Cutting the fat...
The following is a goodbye I sent to the readers of my weekly column.
Lately, in respect to relative time, I have wrestled with the specter of “responsibility” and its many implications. For example, what are my responsibilities to you, the reader of this back page? You, the barflies, the lunchtime flippers, the coffee shop patrons? You, the bankers, the bored, the competition?
While you sort out your feelings (there may only be love or hate) allow me to continue. We talk about throwing away the cautious notions of our reality, grabbing on to whatever fits inside a backpack, and walking away from the rusty trappings and chains of society for an undetermined and open-ended amount of time. But, as the weeks and months speed by, we seem to acquire more and more of this goo called responsibility; the sticky and mostly sickly sweet substance that we continually inherit, manufacture and pursue.
The prospects of a “Kerouacian” adventure slip further away as each birthday cake parades before us, especially as we create new birthdays for others. We may insert Easy Rider references and substitute metaphors all we want, but it comes down to our feeling burdened by our own creations and the want or need to kick and claw our way away from these same creations. There are meetings to attend, social interactions to pursue (where we must act lively and interested), people to speak with: everywhere people becoming increasingly dependent on the completely real concept of you or I simply *existing*.
We sometimes imagine a sort of all out war between the risk taking, anti-authoritarian forces of our right brains and the time managing, practical, and prude forces of our left brains, but we often defer out thoughts and actions to the results of smaller border skirmishes. We accept our nature as seekers of responsibility all while lusting of ways to shed what we gain, dreaming of getting away from “it”, just for a day or just for a few hours.
When we become trapped inside our own ambitions, constantly moving towards what we perceive as success, we create dead time – the time in the “now” of our lives, which does not contain “us”. We move through the dead time, always looking for the future goals, but almost never milking the moment around us. You know, that moment when the sun disappears behind a cloud, that look through the smoke at a bar, that penny on the sidewalk…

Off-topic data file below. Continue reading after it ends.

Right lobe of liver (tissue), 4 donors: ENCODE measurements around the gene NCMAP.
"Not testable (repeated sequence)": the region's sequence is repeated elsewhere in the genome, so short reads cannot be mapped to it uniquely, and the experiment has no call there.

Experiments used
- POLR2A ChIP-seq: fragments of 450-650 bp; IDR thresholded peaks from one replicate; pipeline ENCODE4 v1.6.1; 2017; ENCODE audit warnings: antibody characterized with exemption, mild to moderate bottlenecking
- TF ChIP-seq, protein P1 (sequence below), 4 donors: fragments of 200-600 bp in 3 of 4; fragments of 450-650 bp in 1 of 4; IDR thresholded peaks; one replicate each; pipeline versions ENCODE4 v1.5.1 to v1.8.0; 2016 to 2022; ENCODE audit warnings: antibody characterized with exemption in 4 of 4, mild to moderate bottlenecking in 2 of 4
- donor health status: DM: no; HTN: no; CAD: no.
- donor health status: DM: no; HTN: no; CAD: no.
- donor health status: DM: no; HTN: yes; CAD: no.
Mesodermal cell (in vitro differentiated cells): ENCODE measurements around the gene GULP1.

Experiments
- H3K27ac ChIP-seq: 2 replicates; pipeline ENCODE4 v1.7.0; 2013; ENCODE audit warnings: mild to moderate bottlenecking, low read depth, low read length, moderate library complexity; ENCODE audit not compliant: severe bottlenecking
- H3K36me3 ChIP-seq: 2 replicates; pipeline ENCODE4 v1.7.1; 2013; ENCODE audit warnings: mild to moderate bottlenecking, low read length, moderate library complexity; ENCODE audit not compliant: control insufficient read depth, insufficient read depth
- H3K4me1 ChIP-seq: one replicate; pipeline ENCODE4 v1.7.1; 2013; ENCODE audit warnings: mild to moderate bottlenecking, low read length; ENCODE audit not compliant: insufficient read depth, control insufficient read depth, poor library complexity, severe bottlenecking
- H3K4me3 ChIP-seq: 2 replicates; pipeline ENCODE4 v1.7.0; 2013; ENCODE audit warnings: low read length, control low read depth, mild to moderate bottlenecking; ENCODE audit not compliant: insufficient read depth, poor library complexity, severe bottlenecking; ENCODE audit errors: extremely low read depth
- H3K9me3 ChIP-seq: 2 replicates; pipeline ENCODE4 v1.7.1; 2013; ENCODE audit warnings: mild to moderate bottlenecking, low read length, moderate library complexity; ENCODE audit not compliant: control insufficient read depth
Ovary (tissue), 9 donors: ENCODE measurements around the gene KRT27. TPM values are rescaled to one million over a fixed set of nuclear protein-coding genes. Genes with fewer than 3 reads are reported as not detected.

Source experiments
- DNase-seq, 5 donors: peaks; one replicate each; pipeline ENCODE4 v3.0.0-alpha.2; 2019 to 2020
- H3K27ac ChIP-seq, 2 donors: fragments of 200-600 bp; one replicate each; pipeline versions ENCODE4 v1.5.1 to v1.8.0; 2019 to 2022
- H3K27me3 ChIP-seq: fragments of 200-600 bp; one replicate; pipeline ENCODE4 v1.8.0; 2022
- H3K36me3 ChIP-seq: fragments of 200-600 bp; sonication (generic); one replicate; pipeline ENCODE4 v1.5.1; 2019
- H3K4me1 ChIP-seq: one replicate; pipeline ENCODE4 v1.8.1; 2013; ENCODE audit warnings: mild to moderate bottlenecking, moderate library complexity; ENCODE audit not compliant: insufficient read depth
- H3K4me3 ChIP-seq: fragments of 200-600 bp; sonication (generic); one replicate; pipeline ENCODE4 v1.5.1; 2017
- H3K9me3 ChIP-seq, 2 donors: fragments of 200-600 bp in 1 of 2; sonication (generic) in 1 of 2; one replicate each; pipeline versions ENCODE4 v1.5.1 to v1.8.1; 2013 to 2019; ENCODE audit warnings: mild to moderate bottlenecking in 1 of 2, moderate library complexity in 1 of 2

This is where we make our mistakes, or, more correctly, this is where our shadows make their mistakes. Divorce is a common breaking point; a time to realize that the moments are gone and far too much dead time has accumulated. The plans, the providing, the “always on” get-ahead switch…these all lead to a dissolving of that which we build. It leads to fights, to suicide, to drug abuse and alcoholism.
Right now, as you sit on your barstool, or behind you desk, dreaming of riches and the future, you look at what a 27 year old nobody writes, and you think of your own actuality. You have no desire to push that pencil anymore; you want the moment and all its flaws, its distended stomachs and bony fingers. You want to look out your window and laugh, say “Such are the pawns”, and beg for a chance to dot commitment’s new eyes.
I am there as well. Having written one hundred and five columns for The ********, I have concluded that the words come harder now (even though I have evolved from a complete hack to a semi-coherent hack), and it is time to step back. I need to spend more time with my other creations, so I am taking a sabbatical from these pages. I thank you all for reading, but now I must fade back into my anonymous existence.
~ Trace Ramsey ~